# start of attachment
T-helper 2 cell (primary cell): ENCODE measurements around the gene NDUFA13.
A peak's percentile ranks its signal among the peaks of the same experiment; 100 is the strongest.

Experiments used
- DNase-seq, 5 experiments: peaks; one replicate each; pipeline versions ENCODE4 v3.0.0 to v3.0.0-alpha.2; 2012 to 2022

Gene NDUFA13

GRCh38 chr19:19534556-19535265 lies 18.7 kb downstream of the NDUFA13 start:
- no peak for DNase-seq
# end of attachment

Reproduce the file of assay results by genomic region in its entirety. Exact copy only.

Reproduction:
T-helper 2 cell (primary cell): ENCODE measurements around the gene NDUFA13.
A peak's percentile ranks its signal among the peaks of the same experiment; 100 is the strongest.

Experiments used
- DNase-seq, 5 experiments: peaks; one replicate each; pipeline versions ENCODE4 v3.0.0 to v3.0.0-alpha.2; 2012 to 2022

Gene NDUFA13

GRCh38 chr19:19534556-19535265 lies 18.7 kb downstream of the NDUFA13 start:
- no peak for DNase-seq